[30] To check the spatial consistency of SSU and GPS RO, GPS and SSU BT anomalies are broken into three climate regions, that is, the tropics (20°S to 20°N), the 20°N to 90°N zone (referred as Northern Hemisphere), and the 20°S to 90°S region (referred as Southern Hemisphere), as shown in Figures 9b–d. In all three climate regions, the SSU time series shows larger variability, whereas those from GPS are smoother for all three channels. For example, planetary waves propagate during winter (from December to March) in the Northern Hemisphere with a large horizontal and vertical extension, generating stratospheric sudden warming. As shown in Figure 9d, the large BT anomaly variations from December to March are well captured by SSU data but not by GPS RO (probably because of its sparse spatial samplings as shown in Figure 2). Similar as the global time series, the correlation between GPS RO and SSU reduces with channels for all three different climate zones. On the other hand, the 20°S to 90°S and 20°N to 90°N zones have larger correlation than the tropics. It may be caused by the fact that the 20°S to 90°S and 20°N to 90°N zones are dominated with strong seasonal cycle (Figure 10).

[31] To check the trend consistency between data sets, linear tendencies of each data set as well as their differences are summarized in Table 3. Two-sigma confidence intervals (95% confidence level) with removing autocorrelation effects are also listed. For the global time series, both SSU and GPS RO BT anomaly time series show cooling tendencies in 2001–2006, but the tendency differences are found as 0.044 ± 0.019, 0.041 ± 0.030, and 0.097 ± 0.040 K/year from channels 1–3, respectively. In other words, the SSU data set shows stronger cooling tendencies than GPS RO observations. The largest difference can be found in channel 3, corresponding to the temperature of top stratosphere and lower mesosphere. For other climate regions, the tendency uncertainties are larger than tendency values so that it is hard to detect the tendency differences for the two data sets. Overall, we found that the temporal evolution between SSU and GPS RO data sets are most consistent for channel 1 and the consistency decreases with channels (altitude) for both global time series and those in different climate regions.

Table 3. Trends and 95% Confidence Level of GPS, SSU BT Anomalies, and Their Differences From May 2001 to May 2006
 GlobalTropicsNorthSouth
SSUGPSDiff.SSUGPSDiff.SSUGPSDiff.SSUGPSDiff.
Channel 1Tendencies (K/yr) 95%-0.118-0.0740.044-0.0060.010.0160.0310.060.03-0.234-0.1410.094
0.0710.0710.0190.2270.1840.0790.3410.2780.0750.3320.2460.124
Channel 2Tendencies (K/yr) 95%-0.07-0.0290.0410.0160.0480.0320.0040.0140.01-0.144-0.040.104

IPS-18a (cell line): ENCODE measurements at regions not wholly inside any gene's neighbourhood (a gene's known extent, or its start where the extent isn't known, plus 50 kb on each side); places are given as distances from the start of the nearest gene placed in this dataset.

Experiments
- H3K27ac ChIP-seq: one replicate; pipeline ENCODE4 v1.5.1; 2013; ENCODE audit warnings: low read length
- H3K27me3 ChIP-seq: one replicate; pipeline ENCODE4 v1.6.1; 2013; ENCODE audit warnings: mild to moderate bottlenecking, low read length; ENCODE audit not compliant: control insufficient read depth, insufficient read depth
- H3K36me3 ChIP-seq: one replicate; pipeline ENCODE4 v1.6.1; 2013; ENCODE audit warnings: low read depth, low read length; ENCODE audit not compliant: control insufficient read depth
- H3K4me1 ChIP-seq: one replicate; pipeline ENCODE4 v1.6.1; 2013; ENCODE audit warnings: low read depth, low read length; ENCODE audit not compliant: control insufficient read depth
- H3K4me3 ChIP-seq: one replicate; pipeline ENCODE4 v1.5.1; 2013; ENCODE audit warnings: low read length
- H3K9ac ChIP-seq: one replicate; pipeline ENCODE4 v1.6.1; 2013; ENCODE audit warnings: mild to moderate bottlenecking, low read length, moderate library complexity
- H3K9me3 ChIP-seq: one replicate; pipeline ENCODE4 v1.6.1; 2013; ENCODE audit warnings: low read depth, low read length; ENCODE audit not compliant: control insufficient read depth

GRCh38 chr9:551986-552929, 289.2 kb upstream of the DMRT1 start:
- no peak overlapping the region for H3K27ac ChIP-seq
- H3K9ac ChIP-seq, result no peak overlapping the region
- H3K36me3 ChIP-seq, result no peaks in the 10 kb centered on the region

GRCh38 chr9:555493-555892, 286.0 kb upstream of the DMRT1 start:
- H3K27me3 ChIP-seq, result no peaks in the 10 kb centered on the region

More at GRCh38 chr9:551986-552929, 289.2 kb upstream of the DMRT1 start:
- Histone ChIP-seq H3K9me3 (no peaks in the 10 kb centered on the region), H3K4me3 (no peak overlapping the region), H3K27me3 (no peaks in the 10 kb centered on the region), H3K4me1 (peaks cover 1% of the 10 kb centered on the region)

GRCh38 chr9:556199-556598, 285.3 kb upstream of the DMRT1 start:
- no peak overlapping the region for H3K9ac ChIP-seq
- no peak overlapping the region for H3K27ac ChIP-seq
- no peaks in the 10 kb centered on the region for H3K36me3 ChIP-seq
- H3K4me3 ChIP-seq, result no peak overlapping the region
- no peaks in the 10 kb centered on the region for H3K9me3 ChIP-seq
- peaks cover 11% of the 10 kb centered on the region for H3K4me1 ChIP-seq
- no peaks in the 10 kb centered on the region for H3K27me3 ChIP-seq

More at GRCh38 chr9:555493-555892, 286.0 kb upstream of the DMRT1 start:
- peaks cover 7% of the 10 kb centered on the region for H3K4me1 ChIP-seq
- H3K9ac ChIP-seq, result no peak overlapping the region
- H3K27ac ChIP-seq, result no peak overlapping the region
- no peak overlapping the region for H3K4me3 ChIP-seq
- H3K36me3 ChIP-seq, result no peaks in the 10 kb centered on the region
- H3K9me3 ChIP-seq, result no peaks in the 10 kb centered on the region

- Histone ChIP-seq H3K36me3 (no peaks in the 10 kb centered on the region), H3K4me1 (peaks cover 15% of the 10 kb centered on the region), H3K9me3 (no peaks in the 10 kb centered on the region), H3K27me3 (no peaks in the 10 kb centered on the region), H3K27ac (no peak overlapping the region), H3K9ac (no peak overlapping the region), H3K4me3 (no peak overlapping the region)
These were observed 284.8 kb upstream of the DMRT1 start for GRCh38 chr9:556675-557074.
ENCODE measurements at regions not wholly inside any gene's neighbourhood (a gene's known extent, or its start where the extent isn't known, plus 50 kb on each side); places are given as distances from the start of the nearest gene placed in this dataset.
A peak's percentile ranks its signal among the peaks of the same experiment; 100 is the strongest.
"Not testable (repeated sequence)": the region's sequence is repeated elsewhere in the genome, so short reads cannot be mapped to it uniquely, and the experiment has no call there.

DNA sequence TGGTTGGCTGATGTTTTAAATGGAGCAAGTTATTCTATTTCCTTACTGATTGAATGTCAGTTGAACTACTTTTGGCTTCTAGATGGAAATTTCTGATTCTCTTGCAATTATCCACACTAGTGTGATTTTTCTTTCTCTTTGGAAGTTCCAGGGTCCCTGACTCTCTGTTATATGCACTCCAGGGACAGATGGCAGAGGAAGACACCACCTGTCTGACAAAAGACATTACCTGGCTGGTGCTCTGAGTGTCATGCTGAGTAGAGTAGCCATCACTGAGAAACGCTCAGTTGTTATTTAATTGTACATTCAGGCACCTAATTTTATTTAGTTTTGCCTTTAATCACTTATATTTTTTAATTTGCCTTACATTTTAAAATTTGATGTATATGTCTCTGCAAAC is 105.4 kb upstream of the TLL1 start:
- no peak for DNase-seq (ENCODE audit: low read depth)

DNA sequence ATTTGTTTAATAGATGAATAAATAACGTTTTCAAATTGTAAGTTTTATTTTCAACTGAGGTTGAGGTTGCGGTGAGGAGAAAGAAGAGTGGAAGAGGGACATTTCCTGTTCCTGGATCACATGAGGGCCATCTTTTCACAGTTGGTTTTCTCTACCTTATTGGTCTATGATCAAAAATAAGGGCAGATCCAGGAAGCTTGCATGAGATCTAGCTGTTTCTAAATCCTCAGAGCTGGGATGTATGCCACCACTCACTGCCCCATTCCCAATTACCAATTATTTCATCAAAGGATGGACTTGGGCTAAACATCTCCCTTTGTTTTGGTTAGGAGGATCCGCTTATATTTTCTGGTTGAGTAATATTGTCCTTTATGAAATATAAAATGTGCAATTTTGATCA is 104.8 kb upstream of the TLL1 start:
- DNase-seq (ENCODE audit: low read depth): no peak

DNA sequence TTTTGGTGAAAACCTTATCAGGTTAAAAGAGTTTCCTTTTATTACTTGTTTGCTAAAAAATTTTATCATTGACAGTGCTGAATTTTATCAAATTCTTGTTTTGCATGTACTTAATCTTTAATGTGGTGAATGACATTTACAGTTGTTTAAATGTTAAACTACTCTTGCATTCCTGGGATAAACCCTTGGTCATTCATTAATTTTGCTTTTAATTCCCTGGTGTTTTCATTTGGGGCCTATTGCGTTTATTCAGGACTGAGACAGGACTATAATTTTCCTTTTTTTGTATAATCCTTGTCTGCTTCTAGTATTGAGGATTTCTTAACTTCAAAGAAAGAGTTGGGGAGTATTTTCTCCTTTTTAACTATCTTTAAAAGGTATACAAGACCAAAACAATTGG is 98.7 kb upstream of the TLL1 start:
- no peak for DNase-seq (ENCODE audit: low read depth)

0.0680.0750.030.2090.0850.1370.2570.180.1340.3610.1780.214
Channel 3Tendencies (K/yr) 95%-0.105-0.0080.097-0.0860.0390.125-0.102-0.0520.05-0.1070.0680.176
0.0560.0680.040.1920.0880.1660.1830.2150.1930.3660.180.312

[32] Finally, Figure 10 gives the BT seasonal cycles of SSU and CHAMP GPS RO for SSU three channels for the globe and three different climate zones. The phases of seasonal cycles for both data sets are consistent with each other, whereas the magnitude differences can be clearly seen in channel 3.

4.4 Discussion

[33] It is generally difficult to assess the accuracy and quality of the SSU data set by comparing only one set of observations because each data set has its own advantages and drawbacks. Therefore, the comparison of SSU data set with the three independent data sets should take advantage of their strengths and avoid their shortcomings. Specifically, the microwave limb sounding instrument has global coverage and high vertical resolution, but temporal duration is not long enough to address climate-related study. A grid-by-grid comparison of SSU and MLS indicates that the differences between SSU and MLS are <0.5 K for their overlap period for all the three SSU channels. This accuracy level is generally what can be reached by heritage satellite instruments and thus suggests that the SSU absolute accuracy is within expectation and acceptable. The GPS RO technique beginning from 2001 can provide globally covered, vertically resolved stratospheric temperature profiles using a precise timing measurement, but the accuracy degrades when it reaches upper and top stratospheres. Because the GPS RO observations have relatively high accuracy at the low and middle stratosphere, good agreement between SSU and GPS RO in channel 1 (mid-stratosphere channel) suggests that the SSU observations have variability as reliable as GPS RO. The lidar observations—based on an active remote sensing technique—have long-term temporal coverage and high vertical resolution but are confined at several ground-based stations and only good for the top stratospheric temperatures (channel 3). For this channel, BT anomalies between SSU and lidar are highly correlated with correlation coefficients of 0.839 at HOH and 0.725 at OHP, suggesting that the SSU observations have long-term trends and variability comparable to Lidar observations.